How do I control a stock exchange

Trade inside information on the stock exchange

The use of inside information on the stock exchange is also called insider trading. High profit promises entice numerous stock exchange traders to use inside information in their stock exchange transactions.

But watch out: Insider trading is criminally prosecuted in Germany. In most EU countries and in the USA, too, there is a risk of high fines or even imprisonment.

However, a distinction must be made between legal and illegal inside information for stock market transactions. Because some insider information can be obtained quite legally by every investor.

Inside information in stock exchange transactions

According to Section 13 WpHG (Securities Trading Act), inside information provides insight into information that is not publicly available, which can then be used for trading in shares. This can have a massive impact on prices.

If an insider passes this inside information on or uses it for his own benefit, there is a risk of imprisonment of up to 5 years and the payment of heavy fines in Germany. However, many insider deals are known mainly from the USA. The greatest stock market gamblers of all time were often to be found on the American stock exchange floor.

Measures against insider trading

In order to be able to better control the passing on of inside information in stock exchange transactions, several measures have been taken. For example, issuers of securities are required to publish ad hoc information. This obligation includes the immediate publication of important information such as company figures or significant business deals that could have a significant impact on the stock exchange price of the company's shares.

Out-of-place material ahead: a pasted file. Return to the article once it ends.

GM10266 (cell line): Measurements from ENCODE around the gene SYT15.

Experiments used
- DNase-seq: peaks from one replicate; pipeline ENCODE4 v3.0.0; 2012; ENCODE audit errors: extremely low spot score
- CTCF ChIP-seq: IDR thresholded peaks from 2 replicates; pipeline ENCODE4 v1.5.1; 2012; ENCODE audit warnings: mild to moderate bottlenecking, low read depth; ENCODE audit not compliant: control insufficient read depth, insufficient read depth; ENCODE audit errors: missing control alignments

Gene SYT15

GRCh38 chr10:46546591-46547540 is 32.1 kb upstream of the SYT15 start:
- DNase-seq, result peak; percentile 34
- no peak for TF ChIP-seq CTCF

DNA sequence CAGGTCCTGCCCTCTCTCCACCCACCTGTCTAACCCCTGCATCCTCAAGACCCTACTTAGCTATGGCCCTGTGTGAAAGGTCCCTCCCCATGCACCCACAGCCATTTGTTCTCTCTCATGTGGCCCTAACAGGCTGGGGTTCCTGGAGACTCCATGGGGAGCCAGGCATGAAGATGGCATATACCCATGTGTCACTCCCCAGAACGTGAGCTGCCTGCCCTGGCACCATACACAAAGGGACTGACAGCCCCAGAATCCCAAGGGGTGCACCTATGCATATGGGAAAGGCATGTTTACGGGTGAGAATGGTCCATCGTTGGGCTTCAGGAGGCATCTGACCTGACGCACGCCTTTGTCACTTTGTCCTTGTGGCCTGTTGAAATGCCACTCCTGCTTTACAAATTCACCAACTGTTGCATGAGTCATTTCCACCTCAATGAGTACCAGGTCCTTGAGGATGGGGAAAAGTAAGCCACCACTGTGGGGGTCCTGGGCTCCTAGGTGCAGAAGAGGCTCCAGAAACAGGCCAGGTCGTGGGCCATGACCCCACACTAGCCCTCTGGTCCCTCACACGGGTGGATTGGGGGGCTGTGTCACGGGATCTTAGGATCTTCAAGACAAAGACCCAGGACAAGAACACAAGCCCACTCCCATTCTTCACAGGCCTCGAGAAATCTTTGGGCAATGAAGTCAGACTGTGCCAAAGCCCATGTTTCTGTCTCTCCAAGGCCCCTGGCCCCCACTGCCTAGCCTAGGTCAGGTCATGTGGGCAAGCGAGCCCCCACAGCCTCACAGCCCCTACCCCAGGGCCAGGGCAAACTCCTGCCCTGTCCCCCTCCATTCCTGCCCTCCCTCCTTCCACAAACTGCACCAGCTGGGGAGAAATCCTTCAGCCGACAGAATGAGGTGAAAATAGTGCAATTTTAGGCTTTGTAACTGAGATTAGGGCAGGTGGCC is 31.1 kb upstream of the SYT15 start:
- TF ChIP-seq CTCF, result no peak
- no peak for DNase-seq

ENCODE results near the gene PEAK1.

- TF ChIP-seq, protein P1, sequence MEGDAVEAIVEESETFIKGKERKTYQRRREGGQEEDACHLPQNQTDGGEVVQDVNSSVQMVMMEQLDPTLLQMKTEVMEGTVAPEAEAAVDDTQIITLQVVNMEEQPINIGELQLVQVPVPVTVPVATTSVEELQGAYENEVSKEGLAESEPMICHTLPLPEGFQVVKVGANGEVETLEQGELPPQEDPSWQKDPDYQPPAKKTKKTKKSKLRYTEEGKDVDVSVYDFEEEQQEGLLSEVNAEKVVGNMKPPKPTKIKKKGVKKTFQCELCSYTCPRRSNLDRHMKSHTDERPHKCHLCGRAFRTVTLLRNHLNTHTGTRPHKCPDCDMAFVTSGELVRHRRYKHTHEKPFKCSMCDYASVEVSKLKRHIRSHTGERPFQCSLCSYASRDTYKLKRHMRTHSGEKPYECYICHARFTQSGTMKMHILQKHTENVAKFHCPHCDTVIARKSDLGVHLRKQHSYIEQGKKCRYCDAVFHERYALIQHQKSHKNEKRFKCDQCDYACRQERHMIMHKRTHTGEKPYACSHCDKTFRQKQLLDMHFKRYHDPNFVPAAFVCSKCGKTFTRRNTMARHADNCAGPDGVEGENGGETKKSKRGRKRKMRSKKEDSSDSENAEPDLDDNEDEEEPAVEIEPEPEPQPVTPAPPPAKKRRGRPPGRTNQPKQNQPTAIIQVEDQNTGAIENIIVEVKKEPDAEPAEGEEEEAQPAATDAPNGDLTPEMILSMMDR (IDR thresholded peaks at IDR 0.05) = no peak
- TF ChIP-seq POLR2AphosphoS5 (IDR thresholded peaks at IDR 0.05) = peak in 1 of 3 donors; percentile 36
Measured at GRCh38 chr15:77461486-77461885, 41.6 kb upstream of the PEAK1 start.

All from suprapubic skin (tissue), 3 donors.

Ad hoc publicity can be seen as the first measure against insider trading. The information can be viewed by everyone involved. The formation of stock exchange and securities supervisory authorities such as the BaFin (Federal Financial Supervisory Authority) is also intended to monitor compliance with the securities trading act.

BaFin filters out suspicious actions on the exchange every day and evaluates them. However, identifying illegal insider trading is usually quite difficult. Because even for the financial supervisory authorities it is often difficult to prove whether certain information could influence the price of a share or whether it was not a matter of everyday price fluctuations.

Legal insider transactions

However, there is also such a thing as legal insider trading. In the so-called directors' dealings, members of the upper management level (or their relatives) conduct securities transactions with the securities of their own company.

This procedure is legal insofar as the transactions must be reported to BaFin, which publishes this information. If this notification does not occur, this type of securities transaction can also be described as insider trading.

Attentive investors therefore have the opportunity to observe the securities transactions of the issuer's management and, if necessary, jump on the bandwagon. Because there is a high probability that the members of the management expect profits when they buy stocks.

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